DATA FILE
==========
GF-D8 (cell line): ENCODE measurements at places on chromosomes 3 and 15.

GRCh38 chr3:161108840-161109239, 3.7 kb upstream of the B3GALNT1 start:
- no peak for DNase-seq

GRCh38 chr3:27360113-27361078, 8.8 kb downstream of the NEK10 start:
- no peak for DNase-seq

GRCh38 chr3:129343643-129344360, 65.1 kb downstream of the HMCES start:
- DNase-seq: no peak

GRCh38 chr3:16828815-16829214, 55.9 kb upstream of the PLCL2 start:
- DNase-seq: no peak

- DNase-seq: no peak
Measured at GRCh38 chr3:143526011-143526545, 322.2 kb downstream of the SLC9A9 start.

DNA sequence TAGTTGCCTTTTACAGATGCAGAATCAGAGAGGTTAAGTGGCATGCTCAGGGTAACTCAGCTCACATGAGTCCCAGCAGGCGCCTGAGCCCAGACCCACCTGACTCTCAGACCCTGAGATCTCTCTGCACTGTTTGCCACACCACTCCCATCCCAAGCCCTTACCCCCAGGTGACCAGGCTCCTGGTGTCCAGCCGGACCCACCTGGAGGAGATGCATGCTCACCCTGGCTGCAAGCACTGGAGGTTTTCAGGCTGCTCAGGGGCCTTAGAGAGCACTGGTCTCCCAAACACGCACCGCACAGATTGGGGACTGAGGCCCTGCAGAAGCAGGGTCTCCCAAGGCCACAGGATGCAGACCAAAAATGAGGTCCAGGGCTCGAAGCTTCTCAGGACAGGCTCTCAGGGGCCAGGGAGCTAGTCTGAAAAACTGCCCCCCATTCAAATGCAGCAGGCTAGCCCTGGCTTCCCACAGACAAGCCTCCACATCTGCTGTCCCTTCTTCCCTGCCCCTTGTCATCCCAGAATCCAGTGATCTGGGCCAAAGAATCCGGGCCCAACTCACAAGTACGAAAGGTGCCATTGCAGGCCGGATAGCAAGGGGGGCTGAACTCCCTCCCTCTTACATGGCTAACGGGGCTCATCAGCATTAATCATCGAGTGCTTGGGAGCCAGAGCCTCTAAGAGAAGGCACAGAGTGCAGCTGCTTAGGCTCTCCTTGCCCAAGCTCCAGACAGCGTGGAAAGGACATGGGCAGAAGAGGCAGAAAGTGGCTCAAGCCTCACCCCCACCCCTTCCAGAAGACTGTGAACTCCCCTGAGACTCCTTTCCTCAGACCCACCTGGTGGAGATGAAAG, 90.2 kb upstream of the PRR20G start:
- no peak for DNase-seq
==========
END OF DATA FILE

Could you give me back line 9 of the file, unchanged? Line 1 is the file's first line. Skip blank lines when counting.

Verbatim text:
- DNase-seq: no peak